Interventions that could help increase awareness of the alcohol-cancer link include mass media campaigns, cancer warning labels and patient-provider communications.”Andrew Seidenberg, study lead, and cancer prevention fellow, U.S. National Cancer Institute
Alcohol is a leading risk factor for cancer, yet awareness of the alcohol–cancer link is low.
Awareness may be influenced by perceptions of potential health benefits of alcohol consumption or certain alcoholic beverage types.
The purpose of this study was to estimate awareness of the alcohol–cancer link by beverage type and to examine the relationship between this awareness and concomitant beliefs about alcohol and heart disease risk.
The researchers analyzed data from the 2020 Health Information National Trends Survey 5 Cycle 4, a nationally representative survey of U.S. adults.
- Awareness of the alcohol–cancer link was highest for liquor (31.2%), followed by beer (24.9%) and wine (20.3%).
- More U.S. adults believed wine (10.3%) decreased cancer risk, compared with beer (2.2%) and liquor (1.7%).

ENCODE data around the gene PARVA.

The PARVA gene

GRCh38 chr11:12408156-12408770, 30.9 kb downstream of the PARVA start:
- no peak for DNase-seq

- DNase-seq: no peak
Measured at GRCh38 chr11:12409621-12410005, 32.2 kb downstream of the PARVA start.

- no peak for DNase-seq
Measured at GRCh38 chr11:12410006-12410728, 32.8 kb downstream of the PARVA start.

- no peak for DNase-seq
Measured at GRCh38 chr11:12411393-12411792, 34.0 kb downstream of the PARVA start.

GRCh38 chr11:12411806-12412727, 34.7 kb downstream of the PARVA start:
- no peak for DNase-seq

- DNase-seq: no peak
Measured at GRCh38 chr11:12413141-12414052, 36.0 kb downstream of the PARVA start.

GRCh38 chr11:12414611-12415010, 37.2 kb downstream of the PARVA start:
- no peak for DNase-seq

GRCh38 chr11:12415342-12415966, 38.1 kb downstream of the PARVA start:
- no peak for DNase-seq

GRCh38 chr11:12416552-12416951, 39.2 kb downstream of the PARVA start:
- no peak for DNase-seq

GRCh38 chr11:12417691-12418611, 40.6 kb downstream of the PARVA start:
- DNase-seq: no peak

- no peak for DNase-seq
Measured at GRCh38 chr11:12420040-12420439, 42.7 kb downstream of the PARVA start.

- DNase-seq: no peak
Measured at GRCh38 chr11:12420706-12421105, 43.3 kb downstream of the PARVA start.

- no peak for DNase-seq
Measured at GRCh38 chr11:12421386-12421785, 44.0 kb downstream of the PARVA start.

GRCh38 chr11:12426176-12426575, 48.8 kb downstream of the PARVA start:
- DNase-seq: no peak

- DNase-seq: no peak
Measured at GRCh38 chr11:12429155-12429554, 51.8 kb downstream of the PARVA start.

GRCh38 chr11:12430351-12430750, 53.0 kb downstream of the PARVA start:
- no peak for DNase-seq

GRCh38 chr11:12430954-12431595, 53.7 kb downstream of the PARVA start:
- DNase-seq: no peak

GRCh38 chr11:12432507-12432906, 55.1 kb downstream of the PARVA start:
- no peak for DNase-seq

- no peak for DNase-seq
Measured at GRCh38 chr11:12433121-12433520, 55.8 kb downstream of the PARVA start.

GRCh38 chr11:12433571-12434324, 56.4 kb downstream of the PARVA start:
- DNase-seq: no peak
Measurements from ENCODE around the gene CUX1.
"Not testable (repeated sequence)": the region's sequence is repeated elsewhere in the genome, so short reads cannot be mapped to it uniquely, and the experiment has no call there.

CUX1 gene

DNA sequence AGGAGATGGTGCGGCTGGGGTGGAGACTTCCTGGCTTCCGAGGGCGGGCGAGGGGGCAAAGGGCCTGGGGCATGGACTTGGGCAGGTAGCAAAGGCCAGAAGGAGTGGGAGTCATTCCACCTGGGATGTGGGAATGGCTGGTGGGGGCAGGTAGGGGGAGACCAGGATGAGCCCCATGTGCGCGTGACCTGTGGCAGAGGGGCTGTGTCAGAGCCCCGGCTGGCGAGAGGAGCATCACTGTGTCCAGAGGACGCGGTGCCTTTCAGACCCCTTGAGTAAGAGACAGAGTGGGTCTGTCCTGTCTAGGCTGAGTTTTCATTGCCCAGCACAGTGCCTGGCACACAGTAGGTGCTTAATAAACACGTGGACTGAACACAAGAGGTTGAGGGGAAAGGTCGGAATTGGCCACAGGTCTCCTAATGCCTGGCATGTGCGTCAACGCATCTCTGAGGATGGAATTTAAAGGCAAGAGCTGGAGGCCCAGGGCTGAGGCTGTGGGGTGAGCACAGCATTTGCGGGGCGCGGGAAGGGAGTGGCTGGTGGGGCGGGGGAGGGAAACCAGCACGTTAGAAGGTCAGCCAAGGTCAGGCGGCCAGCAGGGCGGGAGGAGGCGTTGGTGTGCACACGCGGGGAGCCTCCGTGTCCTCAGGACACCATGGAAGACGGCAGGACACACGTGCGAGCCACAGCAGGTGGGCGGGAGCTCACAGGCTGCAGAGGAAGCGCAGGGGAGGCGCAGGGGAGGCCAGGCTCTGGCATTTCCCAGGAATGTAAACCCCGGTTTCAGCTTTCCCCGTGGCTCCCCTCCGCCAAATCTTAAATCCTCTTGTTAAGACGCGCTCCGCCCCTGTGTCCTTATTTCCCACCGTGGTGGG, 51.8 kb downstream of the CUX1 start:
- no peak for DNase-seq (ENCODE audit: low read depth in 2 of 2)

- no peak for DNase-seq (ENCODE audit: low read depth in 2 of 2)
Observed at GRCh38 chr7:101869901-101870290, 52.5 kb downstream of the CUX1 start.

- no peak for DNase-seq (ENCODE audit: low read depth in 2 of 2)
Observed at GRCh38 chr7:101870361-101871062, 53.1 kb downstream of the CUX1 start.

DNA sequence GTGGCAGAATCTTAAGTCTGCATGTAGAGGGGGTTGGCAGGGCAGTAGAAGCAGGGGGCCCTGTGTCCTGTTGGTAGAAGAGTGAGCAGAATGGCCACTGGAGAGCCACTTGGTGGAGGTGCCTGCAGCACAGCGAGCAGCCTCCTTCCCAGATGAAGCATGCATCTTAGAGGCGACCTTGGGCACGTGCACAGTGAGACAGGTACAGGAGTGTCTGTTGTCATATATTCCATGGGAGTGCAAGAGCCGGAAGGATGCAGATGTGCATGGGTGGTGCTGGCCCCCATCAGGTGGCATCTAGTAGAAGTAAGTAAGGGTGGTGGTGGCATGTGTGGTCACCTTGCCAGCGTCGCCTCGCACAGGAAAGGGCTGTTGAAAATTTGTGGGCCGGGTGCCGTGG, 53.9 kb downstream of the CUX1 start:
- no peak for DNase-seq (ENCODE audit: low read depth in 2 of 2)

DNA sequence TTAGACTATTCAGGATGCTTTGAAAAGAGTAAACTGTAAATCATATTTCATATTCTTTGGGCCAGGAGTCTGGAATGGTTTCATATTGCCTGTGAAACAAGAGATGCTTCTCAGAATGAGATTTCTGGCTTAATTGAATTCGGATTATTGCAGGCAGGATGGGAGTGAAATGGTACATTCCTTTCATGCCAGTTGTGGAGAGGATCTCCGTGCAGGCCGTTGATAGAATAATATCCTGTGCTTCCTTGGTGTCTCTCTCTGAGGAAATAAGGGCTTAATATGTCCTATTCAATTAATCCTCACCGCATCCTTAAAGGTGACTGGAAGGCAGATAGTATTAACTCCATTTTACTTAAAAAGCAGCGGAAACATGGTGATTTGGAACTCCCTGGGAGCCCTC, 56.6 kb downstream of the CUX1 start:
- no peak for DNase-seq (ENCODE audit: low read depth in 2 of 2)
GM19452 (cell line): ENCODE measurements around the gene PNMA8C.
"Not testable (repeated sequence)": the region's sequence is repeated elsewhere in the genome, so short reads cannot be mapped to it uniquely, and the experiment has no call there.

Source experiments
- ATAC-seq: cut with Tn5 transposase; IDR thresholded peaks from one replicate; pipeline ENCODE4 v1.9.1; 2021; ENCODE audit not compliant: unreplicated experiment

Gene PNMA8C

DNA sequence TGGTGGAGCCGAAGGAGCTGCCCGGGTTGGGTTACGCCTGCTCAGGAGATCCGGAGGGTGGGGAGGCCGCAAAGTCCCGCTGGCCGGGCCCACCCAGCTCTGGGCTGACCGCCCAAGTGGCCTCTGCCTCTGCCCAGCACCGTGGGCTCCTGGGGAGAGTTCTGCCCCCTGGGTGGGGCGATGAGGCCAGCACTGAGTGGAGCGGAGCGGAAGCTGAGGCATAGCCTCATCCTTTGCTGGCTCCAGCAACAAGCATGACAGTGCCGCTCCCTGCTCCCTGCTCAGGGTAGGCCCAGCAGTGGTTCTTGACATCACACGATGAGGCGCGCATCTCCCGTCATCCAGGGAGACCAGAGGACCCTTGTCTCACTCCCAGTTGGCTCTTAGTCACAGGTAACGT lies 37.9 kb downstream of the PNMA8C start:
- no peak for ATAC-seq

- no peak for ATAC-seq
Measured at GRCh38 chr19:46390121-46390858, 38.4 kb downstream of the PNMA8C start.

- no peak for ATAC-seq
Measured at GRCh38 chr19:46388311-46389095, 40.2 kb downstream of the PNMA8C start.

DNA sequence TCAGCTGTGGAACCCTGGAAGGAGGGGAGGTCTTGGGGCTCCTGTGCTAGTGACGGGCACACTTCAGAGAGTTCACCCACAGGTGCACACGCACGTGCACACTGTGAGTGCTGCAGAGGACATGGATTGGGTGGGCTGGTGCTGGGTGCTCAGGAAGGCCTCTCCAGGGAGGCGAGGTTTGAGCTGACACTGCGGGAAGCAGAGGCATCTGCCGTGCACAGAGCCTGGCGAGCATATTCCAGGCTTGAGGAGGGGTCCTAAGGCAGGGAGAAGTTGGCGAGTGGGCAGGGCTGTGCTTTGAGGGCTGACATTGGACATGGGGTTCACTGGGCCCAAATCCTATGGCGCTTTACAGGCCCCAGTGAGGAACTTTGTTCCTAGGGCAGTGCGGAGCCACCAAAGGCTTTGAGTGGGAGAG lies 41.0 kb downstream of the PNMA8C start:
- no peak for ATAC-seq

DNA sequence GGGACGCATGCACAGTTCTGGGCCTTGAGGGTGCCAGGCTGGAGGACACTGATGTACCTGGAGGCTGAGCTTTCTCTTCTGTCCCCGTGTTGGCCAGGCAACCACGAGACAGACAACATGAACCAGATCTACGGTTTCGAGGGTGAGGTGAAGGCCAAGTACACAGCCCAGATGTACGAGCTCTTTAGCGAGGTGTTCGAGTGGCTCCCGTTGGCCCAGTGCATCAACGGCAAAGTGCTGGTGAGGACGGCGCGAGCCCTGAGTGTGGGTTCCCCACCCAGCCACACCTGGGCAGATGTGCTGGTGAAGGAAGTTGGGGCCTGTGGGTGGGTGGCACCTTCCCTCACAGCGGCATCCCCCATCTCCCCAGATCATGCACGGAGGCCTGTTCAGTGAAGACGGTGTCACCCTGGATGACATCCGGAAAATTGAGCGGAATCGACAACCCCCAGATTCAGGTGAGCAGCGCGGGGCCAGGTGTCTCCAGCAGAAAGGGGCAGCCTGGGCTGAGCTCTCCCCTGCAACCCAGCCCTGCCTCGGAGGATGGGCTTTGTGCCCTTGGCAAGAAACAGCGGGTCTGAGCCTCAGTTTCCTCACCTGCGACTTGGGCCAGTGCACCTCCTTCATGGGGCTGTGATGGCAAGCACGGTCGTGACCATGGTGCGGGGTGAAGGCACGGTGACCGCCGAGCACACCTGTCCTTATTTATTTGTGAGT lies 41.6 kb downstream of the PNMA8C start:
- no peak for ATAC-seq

- Most U.S. adults (>50%) reported not knowing how these beverages affected cancer risk.
- U.S. adults believing alcoholic beverages increased heart disease risk had higher adjusted predicted probabilities of being aware of the alcohol–cancer link (wine: 58.6%; beer: 52.4%; liquor: 59.4%) compared with those unsure (wine: 6.0%; beer: 8.6%; liquor: 13.2%), or believing alcoholic beverages reduced (wine: 16.2%; beer: 21.6%; liquor: 23.8%) or had no effect on heart disease risk (wine: 10.2%; beer: 12.0%; liquor: 16.9%).
Awareness of the alcohol–cancer link was low, varied by beverage type, and was higher among those recognizing that alcohol use increased heart disease risk.
These findings underscore the need to educate U.S. adults about the alcohol–cancer link, including raising awareness that consuming all alcoholic beverage types increases cancer risk.